If you have grand plans of lying back on the beach and relaxing with a copy of The Great Big Narcotics Cookbook this summer, bad news: You won’t be finding it at your local library or bookshop.
It’s one of the nearly 1300 books that are either banned or restricted by New Zealand’s Office of Film and Literature Classification.
On the list you’ll find a fair stack of books along the lines of Virgins in the Hayloft, Spanking Illustrated volume two (but interestingly not volume one), or the very subtly-named Doing It. Many bannings are vestiges of the 1960s and 70s when books were held to different moral standards.
These days books are rarely blacklisted, except if they’re considered to promote either extreme violence or certain sexual acts involving coercion, exploitation of children, bestiality, necrophilia, use of urine, or use of excrement.
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Some newer books and writings on the list are the Secrets Of Methamphetamine Manufacture 8th Edition and the Christchurch terrorist’s manifesto, which New Zealand’s chief censor David Shanks described as a “quite disturbing and destructive piece of writing”.
These are books which Shanks and his team of 20 at the Office of Film and Literature Classification believe can cause harm to society.
“What we do can be likened to an asbestos removal crew,” Shanks said.
“We’re dealing with inherently harmful and toxic material, and we have to take that seriously and take all due precautions.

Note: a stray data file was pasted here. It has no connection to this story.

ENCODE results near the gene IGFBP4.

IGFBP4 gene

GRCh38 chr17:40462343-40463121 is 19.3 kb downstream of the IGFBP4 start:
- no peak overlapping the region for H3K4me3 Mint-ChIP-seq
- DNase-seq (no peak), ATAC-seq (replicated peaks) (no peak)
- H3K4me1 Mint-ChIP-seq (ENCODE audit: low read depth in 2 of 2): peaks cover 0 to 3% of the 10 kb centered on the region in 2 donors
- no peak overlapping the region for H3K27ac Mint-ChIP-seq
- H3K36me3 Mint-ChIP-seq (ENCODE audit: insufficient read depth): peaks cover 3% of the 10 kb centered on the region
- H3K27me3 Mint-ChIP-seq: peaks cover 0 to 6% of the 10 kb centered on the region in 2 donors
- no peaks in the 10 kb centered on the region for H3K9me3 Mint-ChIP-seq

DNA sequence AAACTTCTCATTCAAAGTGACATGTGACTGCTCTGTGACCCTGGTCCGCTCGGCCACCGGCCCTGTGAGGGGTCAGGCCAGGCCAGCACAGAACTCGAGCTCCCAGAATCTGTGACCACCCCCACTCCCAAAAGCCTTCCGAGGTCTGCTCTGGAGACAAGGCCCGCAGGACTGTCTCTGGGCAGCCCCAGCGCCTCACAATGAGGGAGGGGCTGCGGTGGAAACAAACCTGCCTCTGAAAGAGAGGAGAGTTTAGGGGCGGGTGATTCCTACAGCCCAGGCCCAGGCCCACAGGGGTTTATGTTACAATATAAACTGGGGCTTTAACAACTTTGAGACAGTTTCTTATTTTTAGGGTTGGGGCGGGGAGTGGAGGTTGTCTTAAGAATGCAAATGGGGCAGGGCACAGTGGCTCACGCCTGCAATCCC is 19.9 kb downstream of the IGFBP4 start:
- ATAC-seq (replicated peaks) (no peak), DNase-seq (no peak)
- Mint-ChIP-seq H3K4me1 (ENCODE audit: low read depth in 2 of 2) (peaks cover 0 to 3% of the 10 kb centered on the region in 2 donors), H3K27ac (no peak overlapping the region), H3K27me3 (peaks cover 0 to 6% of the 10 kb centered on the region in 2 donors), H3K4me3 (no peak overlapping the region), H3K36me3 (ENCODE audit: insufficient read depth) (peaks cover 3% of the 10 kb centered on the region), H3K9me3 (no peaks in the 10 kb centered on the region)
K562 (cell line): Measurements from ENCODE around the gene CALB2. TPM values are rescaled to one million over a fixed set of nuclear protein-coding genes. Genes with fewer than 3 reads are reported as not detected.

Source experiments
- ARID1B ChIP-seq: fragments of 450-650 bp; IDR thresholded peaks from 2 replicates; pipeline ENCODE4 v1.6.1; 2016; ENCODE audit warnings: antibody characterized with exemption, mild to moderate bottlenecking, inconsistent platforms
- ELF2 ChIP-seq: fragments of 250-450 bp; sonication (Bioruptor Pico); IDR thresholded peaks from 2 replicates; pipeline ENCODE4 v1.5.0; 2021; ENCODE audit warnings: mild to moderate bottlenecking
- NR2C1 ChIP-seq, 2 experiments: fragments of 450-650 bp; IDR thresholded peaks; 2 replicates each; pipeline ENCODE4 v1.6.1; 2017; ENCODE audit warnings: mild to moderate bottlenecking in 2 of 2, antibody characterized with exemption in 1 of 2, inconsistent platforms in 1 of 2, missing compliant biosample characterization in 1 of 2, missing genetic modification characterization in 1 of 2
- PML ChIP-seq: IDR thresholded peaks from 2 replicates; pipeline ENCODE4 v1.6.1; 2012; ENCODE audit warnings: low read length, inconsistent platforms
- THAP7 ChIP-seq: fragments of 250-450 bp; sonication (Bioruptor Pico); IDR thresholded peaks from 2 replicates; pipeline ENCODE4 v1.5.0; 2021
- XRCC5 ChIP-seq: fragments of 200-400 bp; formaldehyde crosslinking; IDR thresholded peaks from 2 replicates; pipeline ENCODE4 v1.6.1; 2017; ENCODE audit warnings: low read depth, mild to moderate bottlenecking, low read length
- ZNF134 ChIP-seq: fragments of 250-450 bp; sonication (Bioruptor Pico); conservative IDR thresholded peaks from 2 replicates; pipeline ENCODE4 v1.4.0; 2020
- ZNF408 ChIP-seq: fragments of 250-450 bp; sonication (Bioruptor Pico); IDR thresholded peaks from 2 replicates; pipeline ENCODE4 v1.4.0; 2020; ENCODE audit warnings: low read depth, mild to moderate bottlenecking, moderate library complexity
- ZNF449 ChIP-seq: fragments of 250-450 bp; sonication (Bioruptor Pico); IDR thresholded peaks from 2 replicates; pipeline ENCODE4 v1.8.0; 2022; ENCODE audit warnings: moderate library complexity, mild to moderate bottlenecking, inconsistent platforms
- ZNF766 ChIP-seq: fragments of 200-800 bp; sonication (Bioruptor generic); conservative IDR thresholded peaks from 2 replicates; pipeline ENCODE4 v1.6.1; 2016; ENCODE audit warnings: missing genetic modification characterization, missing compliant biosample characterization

“The reality is that with some of this material once you’re exposed to some of it, you’re never going to forget it and it will have an impact.”
Shanks has the power to classify any publication. That means anything containing text, images, audio, video – analogue or digital.
It’s an incredibly broad brush that has allowed predecessors to censor everything from soda cans to camper vans.
Among the publications banned in 2019 was a video game which put the player in the role of the Christchurch terrorist.
While banning books might seem antiquated to some, Shanks believes it has a place in New Zealand.
“When we look at a book we’re not just thinking about the classification of that book, we’re thinking about what it represents as a category and what it represents as a potential harm and in some cases a potential benefit and looking to balance that,” Shanks says.
Yet just because books end up on the list, doesn’t mean they’re there forever. After three years, a book can be re-submitted for review. Some pass the test, others don’t.
Books that have been removed from the list or reclassified include Jackie Collins’ best-seller The World is Full of Married Men. The ban here and in Australia even helped boost sales in the United States and the United Kingdom back in the late 1960s.
Into the abyss
New Zealand author Ted Dawe felt the power of censorship when in 2013, his book Into the River was hit with an R-14 rating by the New Zealand Film and Literature Board of Review.